The Living Story of Christmas

The Lord Is My Chef Recipe for the Soul, Christmas 2019

“The Adoration of the Shepherds”, a painting of the Nativity scene by Italian artist Giorgione before his death at a very young age of 30 in 1510.

A blessed Christmas to you and your loved ones! As we celebrate this single event that has made the most impact on mankind in our entire history, I share with you my thoughts and reflections in a Christmas prayer based on our midnight Mass gospel:

In those days a decree went out from Caesar Augustus that the whole world should be enrolled. This was the first enrollment, wen Quirinius was governor of Syria. So all went to be enrolled, each to his own town. And Joseph too went up from Galilee from the town of Nazareth to Judea, to the city of David that is called Bethlehem, because he was of the house and family of David, to be enrolled with Mary, his betrothed, who was with child. While they were there, the time came for her to have her child, and she gave birth to her firstborn son. She wrapped him in a manger, because there was no room for them in the inn.

Luke 2:1-7

Jesus, both the giver and the gift

A most blessed happy birthday to you dear, Lord Jesus Christ!

How funny that you are the one celebrating birthday but we are the ones expecting and receiving gifts on this day. And that is why we all celebrate your birthday – it is a living story that continues to this day when you gave us yourself as a gift to each of us!

Thank you very much for being both the gift and the giver.

Thank you for coming to us, for being like us in everything except sin to accompany us in our lives, to help us carry our cross and lighten our many burdens.

In becoming human like us, you have taught us and made us experience true humility so we can also be like you, holy and divine. Indeed, the words of St. Augustine are so true when he preached in one of his Christmas sermons:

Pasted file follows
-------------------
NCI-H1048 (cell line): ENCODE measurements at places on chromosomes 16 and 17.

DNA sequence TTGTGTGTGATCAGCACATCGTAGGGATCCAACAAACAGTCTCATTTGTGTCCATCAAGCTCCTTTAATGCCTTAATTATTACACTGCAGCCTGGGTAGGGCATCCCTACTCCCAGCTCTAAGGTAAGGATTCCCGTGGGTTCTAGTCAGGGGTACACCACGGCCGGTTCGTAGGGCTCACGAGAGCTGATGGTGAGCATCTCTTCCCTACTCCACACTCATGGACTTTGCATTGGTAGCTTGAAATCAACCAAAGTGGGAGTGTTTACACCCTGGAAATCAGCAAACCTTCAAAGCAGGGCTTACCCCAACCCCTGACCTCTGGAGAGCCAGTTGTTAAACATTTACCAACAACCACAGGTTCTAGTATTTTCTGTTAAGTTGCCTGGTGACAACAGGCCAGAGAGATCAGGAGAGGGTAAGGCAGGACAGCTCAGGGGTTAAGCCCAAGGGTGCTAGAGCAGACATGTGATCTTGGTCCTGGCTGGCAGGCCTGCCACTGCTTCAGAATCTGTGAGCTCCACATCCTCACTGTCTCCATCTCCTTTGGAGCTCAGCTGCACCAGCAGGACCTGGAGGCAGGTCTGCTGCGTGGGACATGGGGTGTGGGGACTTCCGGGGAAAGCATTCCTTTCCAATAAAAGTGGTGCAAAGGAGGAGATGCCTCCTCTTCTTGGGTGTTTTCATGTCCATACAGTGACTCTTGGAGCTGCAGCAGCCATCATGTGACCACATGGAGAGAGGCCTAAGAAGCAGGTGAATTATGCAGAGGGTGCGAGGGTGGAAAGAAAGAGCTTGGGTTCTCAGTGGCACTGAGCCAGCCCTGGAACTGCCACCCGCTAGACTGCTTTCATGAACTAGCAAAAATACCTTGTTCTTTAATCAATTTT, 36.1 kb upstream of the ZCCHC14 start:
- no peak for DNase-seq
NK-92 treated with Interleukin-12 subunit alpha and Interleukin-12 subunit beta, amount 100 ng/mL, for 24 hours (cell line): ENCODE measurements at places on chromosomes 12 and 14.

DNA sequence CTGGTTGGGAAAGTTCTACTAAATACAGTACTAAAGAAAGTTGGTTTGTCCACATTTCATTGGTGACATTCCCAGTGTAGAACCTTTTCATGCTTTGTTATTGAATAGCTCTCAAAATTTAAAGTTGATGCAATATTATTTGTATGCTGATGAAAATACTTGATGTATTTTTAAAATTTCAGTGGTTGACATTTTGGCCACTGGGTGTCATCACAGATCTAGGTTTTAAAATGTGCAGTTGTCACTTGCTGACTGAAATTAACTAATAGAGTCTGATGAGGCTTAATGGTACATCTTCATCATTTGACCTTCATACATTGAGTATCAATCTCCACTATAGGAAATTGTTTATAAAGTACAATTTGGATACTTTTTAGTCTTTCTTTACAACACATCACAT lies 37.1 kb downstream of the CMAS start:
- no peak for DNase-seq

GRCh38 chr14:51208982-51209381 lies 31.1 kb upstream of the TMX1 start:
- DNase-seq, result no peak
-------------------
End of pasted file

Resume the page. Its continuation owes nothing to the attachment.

“God became a human being so that in one person you could have both something to see and something to believe.”

St. Augustine, Sermon 126, 5

Thank you for coming to us, being born like us that we have found meaning in our lives, in our struggles, in our pains and hurts.

Because of your coming to us, we have come to believe in better future, we have come to hope and most of all, we have experienced tremendous joy in living.

Your great servant St. John Paul II perfectly said of every human person that

“Every birthday is a small Christmas because with the birth of every person comes Jesus Christ.”

Evangelium Vitae

Help us to find something good always in us and something to believe in us because you are dwelling in us!

Chapel at the Shepherds’ Field in Bethlehem where the angels announced the birth of Jesus to the the shepherds tending their sheep under the darkness of that night. Photo by author, May 2019.

Life is what we make on earth, you planned in heaven

I love that opening phrase by your evangelist St. Luke, O Lord: “In those days” which in some versions has a more literal translation from the original Greek that says, “It came about in those days”.